3. Once completed, you may wish to use this as a planning and prioritizing tool.

A generic planning model

*indicates primary interest to graduate students

Following a sound planning model will help you feel more in control and prepared for the unexpected.

  • Plan: define a mission statement (i.e., broad philosophy, values), set goals and priorities.
  • Organize: Put tasks and times onto your monthly, weekly, and daily calendars. Know what tools you need.
  • Implement: Follow your plans!
  • Evaluate: To what extent have I met my goals? Have my goals/ priorities changed?
  • Make Recommendations: What’s working/not working? If it’s not broken, don’t fix it!
  • Update and Restructure Plan: Implement recommendations.
  • Celebrate Achievements: Reward yourself for both small and large achievements.

Manufacturing motivation

*indicates primary interest to graduate students

What makes us want to do something? Motivation can be intrinsic, extrinsic, or amotivational.

Extrinsic motivation operates on a continuum from 100% externally driven to 100% internally driven. Ryan & Deci (2000) describe four different forms of extrinsic motivation:

  • “external regulation” – external; motivated by external rewards and punishments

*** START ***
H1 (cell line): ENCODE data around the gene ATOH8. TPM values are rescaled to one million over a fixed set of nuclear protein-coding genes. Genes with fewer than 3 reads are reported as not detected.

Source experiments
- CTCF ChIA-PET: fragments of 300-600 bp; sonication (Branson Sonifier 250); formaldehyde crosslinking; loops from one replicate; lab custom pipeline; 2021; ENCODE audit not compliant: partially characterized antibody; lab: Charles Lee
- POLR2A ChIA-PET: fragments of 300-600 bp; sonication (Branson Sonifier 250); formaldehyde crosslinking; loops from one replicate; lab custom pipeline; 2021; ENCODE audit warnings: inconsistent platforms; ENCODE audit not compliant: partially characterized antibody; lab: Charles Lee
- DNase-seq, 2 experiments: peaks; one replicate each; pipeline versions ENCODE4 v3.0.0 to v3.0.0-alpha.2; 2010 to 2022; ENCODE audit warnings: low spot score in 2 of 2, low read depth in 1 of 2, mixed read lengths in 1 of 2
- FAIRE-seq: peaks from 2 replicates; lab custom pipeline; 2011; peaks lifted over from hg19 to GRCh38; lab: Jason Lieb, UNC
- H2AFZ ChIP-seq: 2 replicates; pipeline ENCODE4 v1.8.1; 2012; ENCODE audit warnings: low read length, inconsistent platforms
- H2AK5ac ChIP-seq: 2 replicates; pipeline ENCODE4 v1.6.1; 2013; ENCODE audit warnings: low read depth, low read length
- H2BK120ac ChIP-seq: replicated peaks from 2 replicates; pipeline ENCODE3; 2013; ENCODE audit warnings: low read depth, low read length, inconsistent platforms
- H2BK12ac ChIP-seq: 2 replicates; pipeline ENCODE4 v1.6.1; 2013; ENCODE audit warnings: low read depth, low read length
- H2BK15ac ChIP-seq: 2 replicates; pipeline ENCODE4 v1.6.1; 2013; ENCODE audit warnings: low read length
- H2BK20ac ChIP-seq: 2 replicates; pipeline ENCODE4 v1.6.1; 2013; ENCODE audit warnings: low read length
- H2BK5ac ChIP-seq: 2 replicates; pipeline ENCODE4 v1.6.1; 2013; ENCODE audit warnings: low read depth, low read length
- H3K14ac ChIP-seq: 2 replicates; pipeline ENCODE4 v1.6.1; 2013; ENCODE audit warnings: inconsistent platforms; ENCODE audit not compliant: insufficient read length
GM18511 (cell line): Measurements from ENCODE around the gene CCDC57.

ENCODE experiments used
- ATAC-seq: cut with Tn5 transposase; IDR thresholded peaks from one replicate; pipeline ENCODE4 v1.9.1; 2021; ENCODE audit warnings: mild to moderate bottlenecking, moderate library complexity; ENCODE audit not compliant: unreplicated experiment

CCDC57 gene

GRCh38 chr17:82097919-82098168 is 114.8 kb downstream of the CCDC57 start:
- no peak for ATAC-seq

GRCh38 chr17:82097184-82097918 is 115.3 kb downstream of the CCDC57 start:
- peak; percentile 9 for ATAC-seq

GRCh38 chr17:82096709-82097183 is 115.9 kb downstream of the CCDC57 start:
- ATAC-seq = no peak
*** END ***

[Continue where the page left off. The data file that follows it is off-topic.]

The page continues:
• “introjected regulation” – somewhat external; motivated by internal rewards and punishments, self-control
  • “identified regulation” – somewhat internal; conscious valuing of the external goal
  • “integrated regulation” – internal; external motivation is brought into congruence with one’s other values

Intrinsic motivation is thoughts or feelings within ourselves e.g. we may feel proud, relieved, amazed, intelligent, ambitious. Intrinsic rewards are very powerful motivators as they are under your own control, and they lead to increased self-esteem. “I said I’d do it… and I did!”

Three basic psychological needs must be in place for intrinsic motivation to occur: mastery, autonomy, and relatedness. In particular, autonomy is a key element as it assists in internalizing and integrating extrinsically-motivated activities (Ryan & Deci, 2000).